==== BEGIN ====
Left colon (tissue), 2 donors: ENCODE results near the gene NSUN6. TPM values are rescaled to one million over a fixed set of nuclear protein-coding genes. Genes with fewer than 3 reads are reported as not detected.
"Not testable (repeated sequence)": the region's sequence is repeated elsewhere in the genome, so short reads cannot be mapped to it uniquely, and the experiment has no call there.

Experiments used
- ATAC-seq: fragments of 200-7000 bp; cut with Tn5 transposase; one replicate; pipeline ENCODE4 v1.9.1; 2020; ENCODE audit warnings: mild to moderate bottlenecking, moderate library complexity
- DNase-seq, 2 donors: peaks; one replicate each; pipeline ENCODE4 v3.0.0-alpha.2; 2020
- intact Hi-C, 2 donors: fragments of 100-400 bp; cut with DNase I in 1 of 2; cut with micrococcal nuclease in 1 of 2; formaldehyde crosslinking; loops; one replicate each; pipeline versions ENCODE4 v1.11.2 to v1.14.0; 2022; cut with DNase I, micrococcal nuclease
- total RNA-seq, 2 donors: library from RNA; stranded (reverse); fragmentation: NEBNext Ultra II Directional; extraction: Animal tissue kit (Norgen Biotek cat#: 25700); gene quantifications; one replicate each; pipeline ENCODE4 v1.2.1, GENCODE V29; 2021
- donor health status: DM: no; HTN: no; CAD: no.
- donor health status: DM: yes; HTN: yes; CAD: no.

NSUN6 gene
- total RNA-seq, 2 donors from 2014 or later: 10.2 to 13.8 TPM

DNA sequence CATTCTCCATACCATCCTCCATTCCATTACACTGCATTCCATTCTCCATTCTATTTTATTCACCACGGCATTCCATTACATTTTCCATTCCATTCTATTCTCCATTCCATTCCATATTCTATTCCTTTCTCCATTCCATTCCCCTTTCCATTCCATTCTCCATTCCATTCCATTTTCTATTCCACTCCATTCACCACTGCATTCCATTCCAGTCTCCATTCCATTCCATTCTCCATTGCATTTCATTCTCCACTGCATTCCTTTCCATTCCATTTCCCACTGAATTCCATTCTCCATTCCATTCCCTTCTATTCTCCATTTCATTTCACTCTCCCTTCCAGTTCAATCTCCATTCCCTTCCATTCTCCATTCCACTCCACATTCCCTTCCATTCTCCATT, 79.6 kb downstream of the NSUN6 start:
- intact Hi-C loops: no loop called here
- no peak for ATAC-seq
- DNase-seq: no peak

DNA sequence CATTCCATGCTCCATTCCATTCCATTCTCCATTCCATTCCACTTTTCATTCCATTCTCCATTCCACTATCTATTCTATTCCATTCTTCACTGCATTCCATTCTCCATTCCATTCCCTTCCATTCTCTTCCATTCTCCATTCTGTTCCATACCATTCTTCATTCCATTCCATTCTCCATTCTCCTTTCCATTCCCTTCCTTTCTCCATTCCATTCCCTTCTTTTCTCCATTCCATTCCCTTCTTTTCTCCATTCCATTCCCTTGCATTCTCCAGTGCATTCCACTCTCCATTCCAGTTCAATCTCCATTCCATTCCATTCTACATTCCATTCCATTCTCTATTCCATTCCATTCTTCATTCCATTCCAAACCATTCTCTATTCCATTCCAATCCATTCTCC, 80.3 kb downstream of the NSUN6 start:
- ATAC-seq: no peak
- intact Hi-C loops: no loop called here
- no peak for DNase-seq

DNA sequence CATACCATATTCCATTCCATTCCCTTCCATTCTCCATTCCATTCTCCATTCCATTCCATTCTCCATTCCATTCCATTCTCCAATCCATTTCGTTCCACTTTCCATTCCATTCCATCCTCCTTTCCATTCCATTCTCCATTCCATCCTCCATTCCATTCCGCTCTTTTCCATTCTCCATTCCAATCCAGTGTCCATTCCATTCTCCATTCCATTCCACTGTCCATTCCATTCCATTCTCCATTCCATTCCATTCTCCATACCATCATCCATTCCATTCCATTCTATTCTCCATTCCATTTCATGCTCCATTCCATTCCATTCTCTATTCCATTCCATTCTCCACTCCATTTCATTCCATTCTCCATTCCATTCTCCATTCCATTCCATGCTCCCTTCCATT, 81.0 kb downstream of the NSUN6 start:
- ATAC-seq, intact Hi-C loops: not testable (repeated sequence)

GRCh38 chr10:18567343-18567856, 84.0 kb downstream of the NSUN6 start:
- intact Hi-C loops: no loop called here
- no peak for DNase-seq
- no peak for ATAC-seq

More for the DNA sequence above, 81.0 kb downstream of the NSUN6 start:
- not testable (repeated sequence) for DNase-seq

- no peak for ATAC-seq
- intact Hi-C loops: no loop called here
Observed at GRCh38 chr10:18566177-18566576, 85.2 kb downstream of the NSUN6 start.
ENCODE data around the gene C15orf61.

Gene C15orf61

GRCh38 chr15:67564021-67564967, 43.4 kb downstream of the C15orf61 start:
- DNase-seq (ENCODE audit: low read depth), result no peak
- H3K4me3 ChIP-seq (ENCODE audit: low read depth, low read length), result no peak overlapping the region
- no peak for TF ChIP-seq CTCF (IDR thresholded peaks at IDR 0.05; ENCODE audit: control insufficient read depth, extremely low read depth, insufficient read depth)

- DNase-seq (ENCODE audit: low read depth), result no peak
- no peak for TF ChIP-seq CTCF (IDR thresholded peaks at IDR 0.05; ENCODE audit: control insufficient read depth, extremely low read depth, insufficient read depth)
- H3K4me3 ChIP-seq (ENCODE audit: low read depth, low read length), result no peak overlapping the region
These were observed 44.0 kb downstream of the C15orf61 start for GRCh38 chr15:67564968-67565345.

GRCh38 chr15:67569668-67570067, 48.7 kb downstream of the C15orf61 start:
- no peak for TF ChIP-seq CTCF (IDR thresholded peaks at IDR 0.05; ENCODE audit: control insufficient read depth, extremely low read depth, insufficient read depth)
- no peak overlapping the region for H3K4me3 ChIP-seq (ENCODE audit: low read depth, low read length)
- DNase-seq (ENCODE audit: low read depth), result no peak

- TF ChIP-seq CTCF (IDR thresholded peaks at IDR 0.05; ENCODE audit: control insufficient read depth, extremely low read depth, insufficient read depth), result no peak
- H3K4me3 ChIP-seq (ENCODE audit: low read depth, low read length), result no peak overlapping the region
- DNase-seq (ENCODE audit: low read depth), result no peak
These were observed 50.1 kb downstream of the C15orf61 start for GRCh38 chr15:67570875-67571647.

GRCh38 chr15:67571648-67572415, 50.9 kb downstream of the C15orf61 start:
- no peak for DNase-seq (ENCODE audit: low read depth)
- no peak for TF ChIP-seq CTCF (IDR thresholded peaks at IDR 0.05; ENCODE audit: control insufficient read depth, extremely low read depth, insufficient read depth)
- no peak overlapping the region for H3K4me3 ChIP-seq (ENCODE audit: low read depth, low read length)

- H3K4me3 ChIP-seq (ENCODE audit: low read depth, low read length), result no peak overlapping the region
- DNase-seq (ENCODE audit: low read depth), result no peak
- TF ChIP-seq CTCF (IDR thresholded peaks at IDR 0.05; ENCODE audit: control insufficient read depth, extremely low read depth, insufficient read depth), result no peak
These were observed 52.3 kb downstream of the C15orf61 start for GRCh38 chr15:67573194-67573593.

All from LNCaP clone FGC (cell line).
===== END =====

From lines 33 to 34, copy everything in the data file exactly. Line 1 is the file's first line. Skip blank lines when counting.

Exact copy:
GRCh38 chr15:67564021-67564967, 43.4 kb downstream of the C15orf61 start:
- DNase-seq (ENCODE audit: low read depth), result no peak